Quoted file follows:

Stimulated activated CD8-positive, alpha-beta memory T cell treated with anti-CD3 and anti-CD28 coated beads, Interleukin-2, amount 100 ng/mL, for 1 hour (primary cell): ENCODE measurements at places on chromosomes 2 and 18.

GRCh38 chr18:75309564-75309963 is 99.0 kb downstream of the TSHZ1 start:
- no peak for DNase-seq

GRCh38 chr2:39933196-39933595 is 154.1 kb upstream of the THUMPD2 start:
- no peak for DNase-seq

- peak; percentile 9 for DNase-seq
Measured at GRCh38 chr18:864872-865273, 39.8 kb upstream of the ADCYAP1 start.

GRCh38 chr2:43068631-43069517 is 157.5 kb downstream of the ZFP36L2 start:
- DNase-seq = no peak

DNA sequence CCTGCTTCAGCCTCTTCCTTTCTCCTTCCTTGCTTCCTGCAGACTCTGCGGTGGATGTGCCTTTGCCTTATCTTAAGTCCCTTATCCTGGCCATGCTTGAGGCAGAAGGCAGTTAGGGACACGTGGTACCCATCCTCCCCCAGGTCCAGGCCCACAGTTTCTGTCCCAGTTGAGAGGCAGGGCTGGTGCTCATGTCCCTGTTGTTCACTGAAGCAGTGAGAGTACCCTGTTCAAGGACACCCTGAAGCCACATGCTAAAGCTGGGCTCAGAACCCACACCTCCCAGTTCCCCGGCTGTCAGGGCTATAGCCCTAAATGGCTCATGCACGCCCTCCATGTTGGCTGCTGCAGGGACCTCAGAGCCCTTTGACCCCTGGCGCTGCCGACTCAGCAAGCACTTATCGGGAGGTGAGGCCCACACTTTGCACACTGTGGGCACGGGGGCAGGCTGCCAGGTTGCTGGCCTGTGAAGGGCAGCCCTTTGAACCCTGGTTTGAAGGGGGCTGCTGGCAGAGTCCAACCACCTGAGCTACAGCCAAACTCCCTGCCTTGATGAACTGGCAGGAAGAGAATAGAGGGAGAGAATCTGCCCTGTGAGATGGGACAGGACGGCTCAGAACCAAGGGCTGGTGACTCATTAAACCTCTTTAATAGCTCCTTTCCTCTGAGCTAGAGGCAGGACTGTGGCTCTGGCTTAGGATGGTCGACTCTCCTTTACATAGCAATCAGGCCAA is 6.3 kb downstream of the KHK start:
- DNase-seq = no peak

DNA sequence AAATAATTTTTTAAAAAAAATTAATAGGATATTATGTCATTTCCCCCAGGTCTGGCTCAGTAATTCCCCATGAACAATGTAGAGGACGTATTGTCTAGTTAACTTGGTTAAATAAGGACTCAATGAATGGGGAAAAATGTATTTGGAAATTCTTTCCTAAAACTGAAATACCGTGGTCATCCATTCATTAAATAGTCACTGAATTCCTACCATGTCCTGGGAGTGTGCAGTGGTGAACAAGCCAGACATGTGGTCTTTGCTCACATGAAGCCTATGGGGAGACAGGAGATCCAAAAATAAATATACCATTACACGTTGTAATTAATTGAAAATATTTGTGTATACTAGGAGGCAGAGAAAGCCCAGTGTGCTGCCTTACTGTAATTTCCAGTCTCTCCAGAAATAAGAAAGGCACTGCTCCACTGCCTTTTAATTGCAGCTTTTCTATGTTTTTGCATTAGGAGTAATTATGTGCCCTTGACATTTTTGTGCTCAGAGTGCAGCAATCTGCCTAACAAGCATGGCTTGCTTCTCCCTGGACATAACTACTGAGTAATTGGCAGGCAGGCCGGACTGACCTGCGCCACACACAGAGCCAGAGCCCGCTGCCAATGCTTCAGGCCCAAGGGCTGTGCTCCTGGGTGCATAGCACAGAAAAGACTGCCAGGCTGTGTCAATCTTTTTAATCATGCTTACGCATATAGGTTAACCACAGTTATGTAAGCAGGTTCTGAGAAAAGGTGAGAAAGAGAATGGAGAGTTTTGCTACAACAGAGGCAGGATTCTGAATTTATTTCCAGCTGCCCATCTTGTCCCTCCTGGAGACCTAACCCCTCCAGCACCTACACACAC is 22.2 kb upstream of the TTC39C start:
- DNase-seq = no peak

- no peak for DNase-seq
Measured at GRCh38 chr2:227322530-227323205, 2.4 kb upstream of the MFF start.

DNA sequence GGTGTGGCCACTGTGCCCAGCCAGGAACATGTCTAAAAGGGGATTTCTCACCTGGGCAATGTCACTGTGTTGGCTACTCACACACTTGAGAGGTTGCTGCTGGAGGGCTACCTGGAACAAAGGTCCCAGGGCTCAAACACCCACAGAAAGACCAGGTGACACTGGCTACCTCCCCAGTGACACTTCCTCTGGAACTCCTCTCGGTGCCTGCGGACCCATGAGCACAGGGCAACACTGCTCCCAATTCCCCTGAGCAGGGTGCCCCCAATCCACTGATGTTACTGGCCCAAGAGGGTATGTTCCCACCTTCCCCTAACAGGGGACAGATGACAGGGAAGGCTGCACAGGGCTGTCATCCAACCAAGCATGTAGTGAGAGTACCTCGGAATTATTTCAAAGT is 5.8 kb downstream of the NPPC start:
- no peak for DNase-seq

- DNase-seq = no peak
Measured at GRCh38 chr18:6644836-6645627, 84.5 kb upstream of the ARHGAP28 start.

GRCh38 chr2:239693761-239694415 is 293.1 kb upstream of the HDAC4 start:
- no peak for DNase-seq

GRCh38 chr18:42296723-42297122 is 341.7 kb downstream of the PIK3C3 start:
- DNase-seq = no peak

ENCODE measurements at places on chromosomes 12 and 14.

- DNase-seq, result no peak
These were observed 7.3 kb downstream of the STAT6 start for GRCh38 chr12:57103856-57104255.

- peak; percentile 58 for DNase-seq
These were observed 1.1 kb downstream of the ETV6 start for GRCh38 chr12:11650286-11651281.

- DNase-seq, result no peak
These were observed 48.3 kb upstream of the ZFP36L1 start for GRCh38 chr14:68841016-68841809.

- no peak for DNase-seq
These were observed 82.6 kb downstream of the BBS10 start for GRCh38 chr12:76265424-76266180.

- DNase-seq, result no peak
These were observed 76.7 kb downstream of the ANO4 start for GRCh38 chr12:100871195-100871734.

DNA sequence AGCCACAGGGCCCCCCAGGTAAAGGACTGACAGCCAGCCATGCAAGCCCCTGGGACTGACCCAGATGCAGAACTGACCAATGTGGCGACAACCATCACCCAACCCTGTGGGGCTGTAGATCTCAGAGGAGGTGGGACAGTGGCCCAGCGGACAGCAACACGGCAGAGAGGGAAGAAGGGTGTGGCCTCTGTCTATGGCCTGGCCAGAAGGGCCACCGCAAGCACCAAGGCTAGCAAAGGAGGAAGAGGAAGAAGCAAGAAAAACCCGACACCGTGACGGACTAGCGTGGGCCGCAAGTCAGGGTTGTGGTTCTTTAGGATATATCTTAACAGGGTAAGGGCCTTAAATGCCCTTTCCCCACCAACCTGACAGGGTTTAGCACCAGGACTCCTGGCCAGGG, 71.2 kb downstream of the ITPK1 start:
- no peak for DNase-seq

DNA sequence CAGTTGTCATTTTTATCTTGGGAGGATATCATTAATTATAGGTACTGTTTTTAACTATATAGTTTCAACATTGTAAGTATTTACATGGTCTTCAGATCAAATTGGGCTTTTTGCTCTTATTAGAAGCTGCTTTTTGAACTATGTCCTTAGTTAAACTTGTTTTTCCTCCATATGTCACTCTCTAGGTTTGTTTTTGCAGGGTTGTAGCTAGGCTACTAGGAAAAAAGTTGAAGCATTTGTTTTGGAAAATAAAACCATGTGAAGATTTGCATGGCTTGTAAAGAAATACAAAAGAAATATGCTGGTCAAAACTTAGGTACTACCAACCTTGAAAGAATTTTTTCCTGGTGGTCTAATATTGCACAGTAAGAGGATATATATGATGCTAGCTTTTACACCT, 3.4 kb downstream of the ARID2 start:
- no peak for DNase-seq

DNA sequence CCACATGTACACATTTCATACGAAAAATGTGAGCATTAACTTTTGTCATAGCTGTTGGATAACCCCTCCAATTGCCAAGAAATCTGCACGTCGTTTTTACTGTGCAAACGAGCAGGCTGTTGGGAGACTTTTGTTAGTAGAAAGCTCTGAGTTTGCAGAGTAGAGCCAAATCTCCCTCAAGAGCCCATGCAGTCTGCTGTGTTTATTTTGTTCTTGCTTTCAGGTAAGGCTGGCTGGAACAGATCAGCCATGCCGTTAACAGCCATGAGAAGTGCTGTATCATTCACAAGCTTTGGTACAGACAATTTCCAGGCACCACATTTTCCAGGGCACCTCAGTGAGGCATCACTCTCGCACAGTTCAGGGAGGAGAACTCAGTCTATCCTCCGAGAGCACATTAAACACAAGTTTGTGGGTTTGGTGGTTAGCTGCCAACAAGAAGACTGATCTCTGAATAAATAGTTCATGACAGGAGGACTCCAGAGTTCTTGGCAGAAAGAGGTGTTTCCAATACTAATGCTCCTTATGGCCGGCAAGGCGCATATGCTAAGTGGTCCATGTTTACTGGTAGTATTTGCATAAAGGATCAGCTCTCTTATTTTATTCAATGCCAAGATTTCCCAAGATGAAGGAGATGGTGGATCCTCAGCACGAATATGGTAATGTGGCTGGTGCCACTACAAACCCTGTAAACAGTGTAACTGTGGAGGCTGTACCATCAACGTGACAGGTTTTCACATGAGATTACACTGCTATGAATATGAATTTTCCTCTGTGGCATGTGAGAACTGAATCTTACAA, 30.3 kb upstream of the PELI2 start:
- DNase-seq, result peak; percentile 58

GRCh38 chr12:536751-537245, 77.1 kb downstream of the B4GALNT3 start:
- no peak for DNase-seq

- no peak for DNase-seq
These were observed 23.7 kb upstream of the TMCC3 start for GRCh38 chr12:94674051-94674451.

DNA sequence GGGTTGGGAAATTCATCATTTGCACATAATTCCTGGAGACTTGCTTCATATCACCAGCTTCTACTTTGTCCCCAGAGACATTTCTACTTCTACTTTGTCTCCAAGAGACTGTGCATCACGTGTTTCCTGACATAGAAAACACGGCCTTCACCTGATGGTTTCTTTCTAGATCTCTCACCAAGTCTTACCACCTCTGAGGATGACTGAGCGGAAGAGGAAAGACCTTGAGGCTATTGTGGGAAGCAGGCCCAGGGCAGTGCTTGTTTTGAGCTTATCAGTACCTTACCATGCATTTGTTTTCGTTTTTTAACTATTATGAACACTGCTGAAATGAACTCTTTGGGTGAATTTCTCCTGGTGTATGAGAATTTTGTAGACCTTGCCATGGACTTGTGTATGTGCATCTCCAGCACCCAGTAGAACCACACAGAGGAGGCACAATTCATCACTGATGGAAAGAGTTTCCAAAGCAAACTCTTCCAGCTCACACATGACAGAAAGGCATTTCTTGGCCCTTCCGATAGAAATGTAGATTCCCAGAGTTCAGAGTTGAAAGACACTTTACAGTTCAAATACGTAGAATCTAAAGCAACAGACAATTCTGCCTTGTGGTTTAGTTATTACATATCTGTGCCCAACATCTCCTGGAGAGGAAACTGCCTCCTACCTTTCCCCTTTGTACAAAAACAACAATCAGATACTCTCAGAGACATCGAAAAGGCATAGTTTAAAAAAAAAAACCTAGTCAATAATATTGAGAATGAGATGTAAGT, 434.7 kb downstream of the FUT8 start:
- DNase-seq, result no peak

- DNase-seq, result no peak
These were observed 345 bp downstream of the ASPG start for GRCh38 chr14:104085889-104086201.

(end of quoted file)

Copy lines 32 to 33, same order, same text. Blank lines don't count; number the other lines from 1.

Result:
These were observed 82.6 kb downstream of the BBS10 start for GRCh38 chr12:76265424-76266180.

- DNase-seq, result no peak